The government should do more to encourage collaboration between public and private sector organisations and tech start-ups in the healthcare sector.
That is the view of Rich Westman, founder and CEO of pioneering digital health company Kaido, which turns health data into ‘meaningful, actionable insights’ that can be used by patients, clinicians and businesses.
The Kaido Insights platform takes in data from self-monitoring devices such as wearables and apps, along with user-generated data sources like smartphones and social media feeds, to build a holistic health profile for an individual.
It then uses a combination of artificial intelligence and the expertise of health practitioners to analyse the data in context and deliver crucial insights.
Westman told BusinessCloud that the government could support businesses like Kaido by encouraging more public and private sector organisations to collaborate with start-ups.
“Particularly in healthcare it is a massive challenge to get your first contract and thus prove concept.
“Start-up incubators provide a fantastic platform to learn how to develop your business but do not necessarily provide you with opportunities to interact with and sell to potential future clients.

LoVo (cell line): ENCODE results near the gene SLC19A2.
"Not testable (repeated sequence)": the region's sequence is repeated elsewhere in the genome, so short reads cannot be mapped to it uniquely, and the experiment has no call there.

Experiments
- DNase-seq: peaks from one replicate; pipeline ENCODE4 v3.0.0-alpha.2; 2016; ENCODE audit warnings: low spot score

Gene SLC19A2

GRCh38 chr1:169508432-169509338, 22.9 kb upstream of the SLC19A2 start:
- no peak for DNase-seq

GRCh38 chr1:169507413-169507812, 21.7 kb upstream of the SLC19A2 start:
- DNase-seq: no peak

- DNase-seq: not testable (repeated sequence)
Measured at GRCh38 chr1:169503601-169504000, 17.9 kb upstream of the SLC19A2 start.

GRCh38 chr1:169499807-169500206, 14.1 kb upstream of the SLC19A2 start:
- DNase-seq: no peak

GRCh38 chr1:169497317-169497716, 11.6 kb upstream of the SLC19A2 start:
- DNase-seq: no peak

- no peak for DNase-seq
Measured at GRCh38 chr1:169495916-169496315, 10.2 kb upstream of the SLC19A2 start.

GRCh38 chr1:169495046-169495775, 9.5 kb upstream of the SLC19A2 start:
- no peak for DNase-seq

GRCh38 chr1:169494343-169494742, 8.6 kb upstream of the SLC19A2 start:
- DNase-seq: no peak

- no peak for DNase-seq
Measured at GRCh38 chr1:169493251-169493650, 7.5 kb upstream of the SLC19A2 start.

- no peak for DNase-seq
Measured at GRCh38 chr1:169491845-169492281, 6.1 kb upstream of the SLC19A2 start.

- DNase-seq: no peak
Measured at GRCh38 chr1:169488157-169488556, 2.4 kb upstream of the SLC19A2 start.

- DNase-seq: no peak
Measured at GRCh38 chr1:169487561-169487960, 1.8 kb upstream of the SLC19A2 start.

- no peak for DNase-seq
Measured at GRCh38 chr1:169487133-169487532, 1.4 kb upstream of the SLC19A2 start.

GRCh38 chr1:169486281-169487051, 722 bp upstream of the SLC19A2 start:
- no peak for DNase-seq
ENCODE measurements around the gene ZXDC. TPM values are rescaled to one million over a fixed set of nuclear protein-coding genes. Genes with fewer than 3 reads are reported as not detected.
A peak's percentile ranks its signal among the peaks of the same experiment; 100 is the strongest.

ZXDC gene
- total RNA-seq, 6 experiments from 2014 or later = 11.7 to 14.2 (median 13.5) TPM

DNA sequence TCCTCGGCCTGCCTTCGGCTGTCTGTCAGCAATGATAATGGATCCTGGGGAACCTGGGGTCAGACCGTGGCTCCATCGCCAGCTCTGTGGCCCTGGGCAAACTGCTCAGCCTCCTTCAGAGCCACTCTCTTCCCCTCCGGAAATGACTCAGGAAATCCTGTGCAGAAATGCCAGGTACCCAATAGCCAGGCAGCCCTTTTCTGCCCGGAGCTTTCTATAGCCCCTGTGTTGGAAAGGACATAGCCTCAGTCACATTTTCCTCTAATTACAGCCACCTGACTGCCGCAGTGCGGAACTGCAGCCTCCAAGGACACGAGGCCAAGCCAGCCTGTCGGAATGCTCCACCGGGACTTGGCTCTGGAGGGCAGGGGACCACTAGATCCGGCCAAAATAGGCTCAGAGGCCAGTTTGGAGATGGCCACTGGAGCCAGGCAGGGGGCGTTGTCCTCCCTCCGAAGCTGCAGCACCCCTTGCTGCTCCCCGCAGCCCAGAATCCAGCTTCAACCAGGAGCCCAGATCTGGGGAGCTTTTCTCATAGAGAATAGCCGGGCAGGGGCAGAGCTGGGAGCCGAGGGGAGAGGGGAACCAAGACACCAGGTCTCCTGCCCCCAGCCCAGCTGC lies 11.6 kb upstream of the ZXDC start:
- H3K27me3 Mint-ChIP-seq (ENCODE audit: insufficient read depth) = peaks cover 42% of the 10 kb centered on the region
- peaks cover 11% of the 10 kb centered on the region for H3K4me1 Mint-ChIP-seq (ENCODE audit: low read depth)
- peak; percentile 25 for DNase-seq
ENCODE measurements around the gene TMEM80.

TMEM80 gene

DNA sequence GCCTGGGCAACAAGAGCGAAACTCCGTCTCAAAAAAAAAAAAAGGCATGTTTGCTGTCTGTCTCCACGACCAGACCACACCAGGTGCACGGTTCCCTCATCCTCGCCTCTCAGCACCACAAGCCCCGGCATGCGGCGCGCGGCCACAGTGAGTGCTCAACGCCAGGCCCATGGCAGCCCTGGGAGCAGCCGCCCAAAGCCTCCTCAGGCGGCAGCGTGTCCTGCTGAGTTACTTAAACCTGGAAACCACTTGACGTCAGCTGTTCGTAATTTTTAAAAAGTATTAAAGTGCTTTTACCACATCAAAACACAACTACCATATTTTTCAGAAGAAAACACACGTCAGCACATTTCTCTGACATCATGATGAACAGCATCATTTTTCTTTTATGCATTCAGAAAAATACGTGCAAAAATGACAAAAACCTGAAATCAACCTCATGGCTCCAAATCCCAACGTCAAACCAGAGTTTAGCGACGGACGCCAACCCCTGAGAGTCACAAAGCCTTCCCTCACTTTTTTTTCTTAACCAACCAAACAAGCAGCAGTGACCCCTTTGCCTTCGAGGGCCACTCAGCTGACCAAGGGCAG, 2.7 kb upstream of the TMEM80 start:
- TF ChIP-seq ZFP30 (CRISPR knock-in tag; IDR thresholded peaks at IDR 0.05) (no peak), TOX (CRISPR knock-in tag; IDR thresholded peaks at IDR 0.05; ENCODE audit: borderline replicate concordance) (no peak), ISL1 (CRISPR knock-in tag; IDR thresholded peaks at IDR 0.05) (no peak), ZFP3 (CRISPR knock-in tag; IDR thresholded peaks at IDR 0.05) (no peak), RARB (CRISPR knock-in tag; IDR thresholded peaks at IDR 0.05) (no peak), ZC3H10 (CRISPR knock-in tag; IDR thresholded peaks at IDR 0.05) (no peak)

“Public’s Gov Tech incubator is a fantastic example of an initiative exploiting this need.”
Kaido is based in Birmingham, where Westman says there is “a hive of support and activity around start-ups”.
“From Innovation Birmingham to Silicon Canal to the recent West Midlands Urban Challenge there is a real ecosystem developing and I hope this trend continues, to attract more businesses and investment into the region,” he said.
Kaido expanded its offering in January 2018 with the launch of Kaido Wellbeing, described as the first truly personalised corporate wellbeing solution for employees.
Powered by the Kaido Insights platform, businesses can use the workplace wellbeing solution to provide personalised health support to all staff members.
Westman says the firm has been “growing sales steadily ever since”.
The entrepreneur also discussed some of the key challenges for the business going forward, starting with cashflow in the short term.
“As a B2B business dealing with large corporate and NHS contracts, it makes it hard for us to invest how we want to into the businesses growth,” he said, adding that access to talent will also be a challenge in the near future.
“We’re now looking to access funding and talent to help us get to the next stage in our journey. There are some exceptional people in the region but they are also in high demand.”